Hanukkah, the Jewish festival of lights, dates back to 167 BCE. The story is based largely by legend, as few historical details remain.
At the time, the Jews were living in Israel, under the control of the Syrian-Greek king Antiochus Epiphanes. Antiochus' reign brought with it a violent attempt to force the Jews in the kingdom to assimilate to Greek cultural norms.
The breaking point came in 165 BCE, when Antiochus placed an altar to Zeus in the Temple Mount in Jerusalem. A group of brothers, called the Maccabees, led a revolt against Antiochus and liberated the temple, getting rid of the idols that Antiochus had installed there.
When the Maccabees took the temple, they cleansed it, building a new altar to replace the old one. The menorah was to be lit and stay lit continuously through the night, but there was only enough olive oil to last a single day.
Miraculously, the single day's worth of oil burned over the course of 8 days, long enough for new oil to be brought to the temple so the menorah could stay lit, and the temple was rededicated to Judaism.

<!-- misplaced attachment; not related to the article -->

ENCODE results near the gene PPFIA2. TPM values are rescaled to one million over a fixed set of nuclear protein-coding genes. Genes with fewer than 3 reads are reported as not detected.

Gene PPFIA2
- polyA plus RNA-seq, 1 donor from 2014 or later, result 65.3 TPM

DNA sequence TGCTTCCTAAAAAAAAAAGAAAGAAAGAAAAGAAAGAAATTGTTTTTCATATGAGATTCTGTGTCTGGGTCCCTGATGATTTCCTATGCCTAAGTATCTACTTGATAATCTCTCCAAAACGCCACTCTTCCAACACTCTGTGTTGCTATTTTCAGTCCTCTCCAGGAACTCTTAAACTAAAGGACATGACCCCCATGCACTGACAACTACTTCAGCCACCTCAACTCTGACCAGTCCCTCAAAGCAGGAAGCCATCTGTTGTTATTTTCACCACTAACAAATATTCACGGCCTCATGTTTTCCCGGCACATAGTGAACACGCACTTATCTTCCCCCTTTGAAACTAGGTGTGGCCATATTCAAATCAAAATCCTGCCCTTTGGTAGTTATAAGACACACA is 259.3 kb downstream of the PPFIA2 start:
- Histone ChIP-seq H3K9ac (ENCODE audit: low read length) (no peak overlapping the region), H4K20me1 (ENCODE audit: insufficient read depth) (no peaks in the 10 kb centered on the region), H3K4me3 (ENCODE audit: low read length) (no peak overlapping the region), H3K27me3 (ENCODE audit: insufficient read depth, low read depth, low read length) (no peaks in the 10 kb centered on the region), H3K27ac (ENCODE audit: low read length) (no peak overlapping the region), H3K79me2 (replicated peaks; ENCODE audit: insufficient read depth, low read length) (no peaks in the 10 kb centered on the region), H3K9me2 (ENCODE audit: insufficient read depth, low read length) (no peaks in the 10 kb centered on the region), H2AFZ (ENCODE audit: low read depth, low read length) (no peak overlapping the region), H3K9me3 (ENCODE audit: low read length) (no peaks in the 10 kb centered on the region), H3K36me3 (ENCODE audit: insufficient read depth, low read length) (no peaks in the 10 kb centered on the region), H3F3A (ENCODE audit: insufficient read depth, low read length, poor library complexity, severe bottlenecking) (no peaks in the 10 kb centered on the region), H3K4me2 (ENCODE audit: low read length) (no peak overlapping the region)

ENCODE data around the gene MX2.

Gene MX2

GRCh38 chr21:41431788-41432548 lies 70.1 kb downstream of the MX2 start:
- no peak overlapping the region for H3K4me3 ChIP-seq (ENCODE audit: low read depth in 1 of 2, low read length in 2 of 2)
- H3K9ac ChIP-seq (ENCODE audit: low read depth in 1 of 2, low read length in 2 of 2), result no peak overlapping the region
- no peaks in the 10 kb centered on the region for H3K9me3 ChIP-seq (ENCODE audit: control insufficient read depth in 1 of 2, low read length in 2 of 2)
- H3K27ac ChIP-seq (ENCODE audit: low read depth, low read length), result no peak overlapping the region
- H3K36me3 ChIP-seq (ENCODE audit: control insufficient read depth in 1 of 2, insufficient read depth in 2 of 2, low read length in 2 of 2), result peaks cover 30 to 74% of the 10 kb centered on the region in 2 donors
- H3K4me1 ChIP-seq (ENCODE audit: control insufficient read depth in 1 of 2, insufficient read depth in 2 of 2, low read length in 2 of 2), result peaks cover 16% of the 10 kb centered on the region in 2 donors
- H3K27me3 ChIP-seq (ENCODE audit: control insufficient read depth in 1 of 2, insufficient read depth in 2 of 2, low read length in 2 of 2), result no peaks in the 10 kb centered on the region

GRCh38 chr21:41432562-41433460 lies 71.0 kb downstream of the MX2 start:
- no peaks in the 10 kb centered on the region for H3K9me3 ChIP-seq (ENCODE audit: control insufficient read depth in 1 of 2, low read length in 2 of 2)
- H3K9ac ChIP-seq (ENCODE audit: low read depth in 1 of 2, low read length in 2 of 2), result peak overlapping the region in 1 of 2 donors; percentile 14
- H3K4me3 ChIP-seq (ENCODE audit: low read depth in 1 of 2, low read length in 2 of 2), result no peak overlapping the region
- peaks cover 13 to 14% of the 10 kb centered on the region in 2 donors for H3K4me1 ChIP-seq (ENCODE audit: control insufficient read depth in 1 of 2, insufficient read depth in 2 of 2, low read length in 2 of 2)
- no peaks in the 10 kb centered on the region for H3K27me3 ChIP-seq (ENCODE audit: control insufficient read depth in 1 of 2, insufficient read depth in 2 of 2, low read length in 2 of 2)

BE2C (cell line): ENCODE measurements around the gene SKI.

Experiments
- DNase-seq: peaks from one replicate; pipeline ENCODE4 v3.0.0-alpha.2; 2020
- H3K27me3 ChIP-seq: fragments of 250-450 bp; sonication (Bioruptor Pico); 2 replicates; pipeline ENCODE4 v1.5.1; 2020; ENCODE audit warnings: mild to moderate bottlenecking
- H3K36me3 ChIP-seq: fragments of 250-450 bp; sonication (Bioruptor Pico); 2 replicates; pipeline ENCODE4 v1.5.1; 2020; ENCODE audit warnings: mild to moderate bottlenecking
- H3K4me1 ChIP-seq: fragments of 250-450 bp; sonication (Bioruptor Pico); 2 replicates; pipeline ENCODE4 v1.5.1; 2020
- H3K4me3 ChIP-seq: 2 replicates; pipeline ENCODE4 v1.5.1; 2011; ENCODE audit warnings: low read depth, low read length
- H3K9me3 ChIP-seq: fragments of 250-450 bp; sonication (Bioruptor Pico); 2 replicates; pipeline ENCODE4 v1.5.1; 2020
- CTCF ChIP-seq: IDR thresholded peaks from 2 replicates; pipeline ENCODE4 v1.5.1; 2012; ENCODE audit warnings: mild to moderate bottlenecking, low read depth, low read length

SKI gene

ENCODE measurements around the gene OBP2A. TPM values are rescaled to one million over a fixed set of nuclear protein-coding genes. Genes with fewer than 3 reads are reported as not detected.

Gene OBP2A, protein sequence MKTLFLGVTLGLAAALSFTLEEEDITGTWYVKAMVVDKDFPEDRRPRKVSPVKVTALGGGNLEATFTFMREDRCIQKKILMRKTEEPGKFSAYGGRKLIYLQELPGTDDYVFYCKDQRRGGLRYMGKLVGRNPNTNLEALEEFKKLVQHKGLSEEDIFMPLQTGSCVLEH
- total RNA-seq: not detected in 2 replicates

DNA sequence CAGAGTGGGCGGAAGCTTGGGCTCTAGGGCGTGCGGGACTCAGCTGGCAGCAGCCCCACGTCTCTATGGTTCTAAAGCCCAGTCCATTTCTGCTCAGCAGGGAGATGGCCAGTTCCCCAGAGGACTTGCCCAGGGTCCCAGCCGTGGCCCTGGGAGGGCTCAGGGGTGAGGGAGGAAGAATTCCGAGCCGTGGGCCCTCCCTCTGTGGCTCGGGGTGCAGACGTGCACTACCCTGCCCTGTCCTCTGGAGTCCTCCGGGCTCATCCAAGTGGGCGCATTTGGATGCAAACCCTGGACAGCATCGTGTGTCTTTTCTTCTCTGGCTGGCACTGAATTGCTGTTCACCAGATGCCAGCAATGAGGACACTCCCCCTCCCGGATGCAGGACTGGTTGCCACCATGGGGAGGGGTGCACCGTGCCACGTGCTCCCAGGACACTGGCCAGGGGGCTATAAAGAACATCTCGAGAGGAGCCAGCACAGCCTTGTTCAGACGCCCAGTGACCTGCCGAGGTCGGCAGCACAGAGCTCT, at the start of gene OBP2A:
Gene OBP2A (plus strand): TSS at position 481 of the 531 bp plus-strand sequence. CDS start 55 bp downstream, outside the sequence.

Upon the temple's rededication, the Maccabees decided to celebrate (belatedly) the harvest festival of Sukkot — due to Antiochus' having defiled the temple, the temple had been unusable for that year's Sukkot. They then instituted an annual winter holiday to commemorate the rededication of the temple and the miracle of the oil.
The oil plays a big role in the traditional foods of Hanukkah; foods cooked in oil (often olive oil, but chicken fat in parts of Eastern Europe where olives were hard to come by) are a major part of the celebration.
The two mainstays of Hanukkah food are the latke (a potato pancake fried in oil) and sufganiot (oil-fried jelly donuts).